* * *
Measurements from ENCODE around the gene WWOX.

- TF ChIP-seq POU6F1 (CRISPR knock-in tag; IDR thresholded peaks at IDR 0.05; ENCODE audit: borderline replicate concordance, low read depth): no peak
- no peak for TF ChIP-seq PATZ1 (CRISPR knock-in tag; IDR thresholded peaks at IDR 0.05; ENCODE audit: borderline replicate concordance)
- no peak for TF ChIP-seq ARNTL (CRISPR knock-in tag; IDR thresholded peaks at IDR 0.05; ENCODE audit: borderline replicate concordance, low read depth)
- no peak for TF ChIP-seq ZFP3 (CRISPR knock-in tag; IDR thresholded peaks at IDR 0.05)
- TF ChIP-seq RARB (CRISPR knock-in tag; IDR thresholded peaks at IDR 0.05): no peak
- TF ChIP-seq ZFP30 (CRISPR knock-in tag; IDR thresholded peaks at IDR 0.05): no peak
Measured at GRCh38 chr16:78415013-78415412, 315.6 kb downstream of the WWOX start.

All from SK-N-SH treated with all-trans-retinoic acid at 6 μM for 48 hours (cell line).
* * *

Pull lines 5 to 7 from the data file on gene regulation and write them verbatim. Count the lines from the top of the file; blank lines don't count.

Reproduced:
- no peak for TF ChIP-seq ZFP3 (CRISPR knock-in tag; IDR thresholded peaks at IDR 0.05)
- TF ChIP-seq RARB (CRISPR knock-in tag; IDR thresholded peaks at IDR 0.05): no peak
- TF ChIP-seq ZFP30 (CRISPR knock-in tag; IDR thresholded peaks at IDR 0.05): no peak